Impacts from Calvin will diminish later today in Hawaii, while in the Atlantic Don swirls and a couple tropical waves will stir.
Happening now: Calvin hitting Hawaii, while Don swirls in the Atlantic
Heavy rain continues to fall across Hawaii as Calvin passes through today. As of 2 AM Hawaii time, over 5 inches has fallen just west of Hilo in the upslope terrain there, while Hilo itself has seen just shy of 2 inches. Continued rain bands are likely over the next 6 to 12 hours before things settle down.
Winds have been mostly gusting into the 30 mph range in spots, with gusts as high as 45-50 mph or so right now at high elevation. Winds should be near their peak now before things slowly improve this morning. The strongest winds over the next few hours will be over and just downwind of terrain across the islands. Overall, things will improve later today from east to west.
Meanwhile on the Atlantic side, Tropical Storm Don continues its maneuvering in the open waters.
We’re starting to see the exit strategy come into view now, with Don expected to continue its loop and turn northwest, north, and eventually accelerate northeast out to sea. Don’s remnants will likely be absorbed into the jet stream and head into Europe next week as part of a storm system there, as is often the case with recurves.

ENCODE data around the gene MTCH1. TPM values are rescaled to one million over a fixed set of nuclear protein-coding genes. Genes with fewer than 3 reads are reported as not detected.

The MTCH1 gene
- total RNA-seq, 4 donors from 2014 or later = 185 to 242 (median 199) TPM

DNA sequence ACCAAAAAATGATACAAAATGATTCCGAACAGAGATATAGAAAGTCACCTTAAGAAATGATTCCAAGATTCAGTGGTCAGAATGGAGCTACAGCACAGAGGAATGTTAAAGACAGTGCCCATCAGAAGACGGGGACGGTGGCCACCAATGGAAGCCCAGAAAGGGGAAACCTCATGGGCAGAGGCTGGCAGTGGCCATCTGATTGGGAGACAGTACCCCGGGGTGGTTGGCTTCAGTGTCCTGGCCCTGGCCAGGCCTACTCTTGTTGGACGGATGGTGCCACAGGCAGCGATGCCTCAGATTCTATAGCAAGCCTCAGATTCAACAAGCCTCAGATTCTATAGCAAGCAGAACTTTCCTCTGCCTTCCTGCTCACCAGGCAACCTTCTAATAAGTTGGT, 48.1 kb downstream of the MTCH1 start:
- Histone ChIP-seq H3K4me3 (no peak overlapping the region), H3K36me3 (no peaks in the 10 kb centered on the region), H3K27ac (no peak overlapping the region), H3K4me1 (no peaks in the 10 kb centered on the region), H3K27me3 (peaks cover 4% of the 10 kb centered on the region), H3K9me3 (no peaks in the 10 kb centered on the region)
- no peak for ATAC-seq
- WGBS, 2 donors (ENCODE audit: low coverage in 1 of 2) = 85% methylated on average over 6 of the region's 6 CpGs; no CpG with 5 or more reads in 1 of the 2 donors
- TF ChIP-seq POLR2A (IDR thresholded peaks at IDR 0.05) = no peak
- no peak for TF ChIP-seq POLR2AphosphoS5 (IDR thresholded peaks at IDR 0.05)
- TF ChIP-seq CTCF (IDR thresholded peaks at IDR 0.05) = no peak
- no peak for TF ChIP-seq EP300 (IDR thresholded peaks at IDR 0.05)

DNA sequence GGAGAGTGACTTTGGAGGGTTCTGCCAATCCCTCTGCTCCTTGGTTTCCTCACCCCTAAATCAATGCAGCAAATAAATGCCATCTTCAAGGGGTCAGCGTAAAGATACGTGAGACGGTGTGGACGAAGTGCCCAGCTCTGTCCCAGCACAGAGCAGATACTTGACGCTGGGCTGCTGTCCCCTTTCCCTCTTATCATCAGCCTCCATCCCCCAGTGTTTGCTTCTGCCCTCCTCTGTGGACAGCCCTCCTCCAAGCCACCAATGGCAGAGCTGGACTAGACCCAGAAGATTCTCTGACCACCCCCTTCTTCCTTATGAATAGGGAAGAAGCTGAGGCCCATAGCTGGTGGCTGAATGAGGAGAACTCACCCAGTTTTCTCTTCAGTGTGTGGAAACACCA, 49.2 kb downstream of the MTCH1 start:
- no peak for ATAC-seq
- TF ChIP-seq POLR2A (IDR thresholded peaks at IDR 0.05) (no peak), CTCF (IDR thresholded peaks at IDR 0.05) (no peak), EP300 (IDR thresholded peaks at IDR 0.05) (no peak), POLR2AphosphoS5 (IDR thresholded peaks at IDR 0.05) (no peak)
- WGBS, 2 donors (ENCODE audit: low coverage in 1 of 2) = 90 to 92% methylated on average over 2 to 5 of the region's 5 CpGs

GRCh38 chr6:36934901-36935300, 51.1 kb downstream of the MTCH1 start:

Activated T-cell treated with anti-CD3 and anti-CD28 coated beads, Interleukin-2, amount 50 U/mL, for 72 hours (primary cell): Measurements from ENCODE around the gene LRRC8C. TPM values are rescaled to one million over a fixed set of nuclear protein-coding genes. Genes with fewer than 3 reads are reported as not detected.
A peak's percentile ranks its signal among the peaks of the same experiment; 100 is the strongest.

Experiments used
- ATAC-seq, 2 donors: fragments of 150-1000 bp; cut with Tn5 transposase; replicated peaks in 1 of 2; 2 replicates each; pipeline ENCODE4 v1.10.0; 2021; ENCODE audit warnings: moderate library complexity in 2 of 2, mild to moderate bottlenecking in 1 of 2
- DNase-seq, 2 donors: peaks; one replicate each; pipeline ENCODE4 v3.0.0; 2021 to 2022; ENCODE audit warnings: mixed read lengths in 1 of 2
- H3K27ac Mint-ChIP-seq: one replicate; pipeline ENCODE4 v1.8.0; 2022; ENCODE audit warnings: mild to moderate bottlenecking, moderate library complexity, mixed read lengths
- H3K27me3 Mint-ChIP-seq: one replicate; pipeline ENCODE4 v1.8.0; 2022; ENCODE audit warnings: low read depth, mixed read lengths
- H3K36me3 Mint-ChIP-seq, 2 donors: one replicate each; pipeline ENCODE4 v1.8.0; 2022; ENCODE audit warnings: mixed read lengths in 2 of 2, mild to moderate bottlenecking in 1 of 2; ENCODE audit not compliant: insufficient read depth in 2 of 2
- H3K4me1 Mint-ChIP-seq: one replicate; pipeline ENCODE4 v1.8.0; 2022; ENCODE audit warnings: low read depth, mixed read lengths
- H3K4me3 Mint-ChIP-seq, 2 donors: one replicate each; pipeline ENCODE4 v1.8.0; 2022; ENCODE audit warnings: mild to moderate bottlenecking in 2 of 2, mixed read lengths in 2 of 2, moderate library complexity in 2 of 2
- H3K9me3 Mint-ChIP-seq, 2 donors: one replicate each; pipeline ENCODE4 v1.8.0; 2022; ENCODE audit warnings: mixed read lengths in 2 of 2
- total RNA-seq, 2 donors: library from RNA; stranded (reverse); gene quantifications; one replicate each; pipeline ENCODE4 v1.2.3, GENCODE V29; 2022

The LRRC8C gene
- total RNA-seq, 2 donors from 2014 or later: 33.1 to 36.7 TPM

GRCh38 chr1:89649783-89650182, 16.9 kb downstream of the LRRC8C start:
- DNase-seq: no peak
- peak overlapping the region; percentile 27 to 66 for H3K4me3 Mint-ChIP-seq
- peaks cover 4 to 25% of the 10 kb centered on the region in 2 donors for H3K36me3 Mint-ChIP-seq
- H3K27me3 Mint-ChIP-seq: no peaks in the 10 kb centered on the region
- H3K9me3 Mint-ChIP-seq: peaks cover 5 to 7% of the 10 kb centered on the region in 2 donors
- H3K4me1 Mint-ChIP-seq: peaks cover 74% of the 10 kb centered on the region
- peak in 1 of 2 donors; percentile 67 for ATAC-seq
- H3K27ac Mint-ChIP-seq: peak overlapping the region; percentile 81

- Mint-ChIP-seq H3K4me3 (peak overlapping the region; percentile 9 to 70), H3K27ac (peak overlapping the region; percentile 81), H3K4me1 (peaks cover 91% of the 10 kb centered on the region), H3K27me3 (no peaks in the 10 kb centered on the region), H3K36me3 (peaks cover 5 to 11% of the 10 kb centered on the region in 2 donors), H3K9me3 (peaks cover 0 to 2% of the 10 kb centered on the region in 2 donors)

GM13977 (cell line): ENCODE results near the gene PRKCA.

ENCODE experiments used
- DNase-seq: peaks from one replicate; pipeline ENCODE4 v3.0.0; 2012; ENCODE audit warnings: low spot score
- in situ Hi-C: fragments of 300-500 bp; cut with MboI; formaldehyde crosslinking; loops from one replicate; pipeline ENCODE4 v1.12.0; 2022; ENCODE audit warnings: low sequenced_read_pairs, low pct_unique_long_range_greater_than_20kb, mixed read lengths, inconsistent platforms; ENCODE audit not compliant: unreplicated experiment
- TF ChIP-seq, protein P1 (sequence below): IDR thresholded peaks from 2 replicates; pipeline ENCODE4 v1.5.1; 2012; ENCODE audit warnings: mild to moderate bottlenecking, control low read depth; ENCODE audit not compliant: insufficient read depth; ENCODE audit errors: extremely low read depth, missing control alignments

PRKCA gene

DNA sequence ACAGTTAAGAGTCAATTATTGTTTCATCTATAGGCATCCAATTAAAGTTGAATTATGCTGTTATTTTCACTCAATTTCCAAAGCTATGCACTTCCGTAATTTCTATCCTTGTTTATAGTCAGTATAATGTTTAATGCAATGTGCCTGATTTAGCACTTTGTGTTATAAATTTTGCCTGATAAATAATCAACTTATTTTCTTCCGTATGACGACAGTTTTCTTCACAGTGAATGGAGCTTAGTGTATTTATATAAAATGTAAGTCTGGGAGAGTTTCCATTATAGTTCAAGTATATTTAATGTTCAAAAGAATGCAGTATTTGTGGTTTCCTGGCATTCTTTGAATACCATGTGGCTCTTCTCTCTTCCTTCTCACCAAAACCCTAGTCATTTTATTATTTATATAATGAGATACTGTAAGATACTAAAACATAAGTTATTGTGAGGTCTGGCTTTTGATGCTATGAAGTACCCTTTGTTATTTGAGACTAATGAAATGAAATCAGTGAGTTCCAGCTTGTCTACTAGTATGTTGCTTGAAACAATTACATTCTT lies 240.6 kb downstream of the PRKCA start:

The medium range (days 6 to 10): Atlantic waves march west but have a lot of dry air to fight off
Two days ago, I wouldn’t say I was bullish on the medium range, but I saw a pathway toward a depression or storm. Today? Not so much. I just really think the dust is too extensive out there to allow for anything to get going. That said, the National Hurricane Center did peg a tropical wave in the eastern Atlantic with a 20 percent chance of development over the next 5 to 7 days as it comes west.
You can see from the map above that any waves will have to navigate this drier air to get going. That won’t necessarily be easy. These waves are worth monitoring, but I really do believe they will struggle a bit through days 7 or 8 as the lead wave approaches the islands.
Meanwhile, in that dry air is a lot of Saharan dust, and that will be making its way across the Caribbean and into the Bahamas, Cuba, and Florida over the next couple days. Eventually, that should arrive in the Gulf and impact the U.S. Gulf Coast and parts of Mexico too.
So look for haze, milky or brown colored skies, some airborne irritants, and hopefully some above average sunrises or sunsets in those areas next week.
Fantasyland (beyond day 10): One trick ponies
The GFS operational model is essentially a one trick pony until August. It usually fires up storms, mostly unrealistic ones, and then eventually corrects to reality in time. We may be seeing that now with the tropical wave in the Atlantic that it periodically tries to blow up as it moves toward the US Southeast coast.
There remains very little ensemble support for this type of outcome. Remember, ensembles differ from operational models in that they are run multiple times with tweaks in the initialization that allow for a broader and more realistic array of potential outcomes. That ensemble support has held steady this week, meaning a small minority show it happening, but we have not added any to that. This tells me that there is not much support for this outcome, and as discussed above, I think this dry air is really going to hamper things. So, yes, we’ll keep watch, but right now, we don’t expect a lot to come of things through the end of July.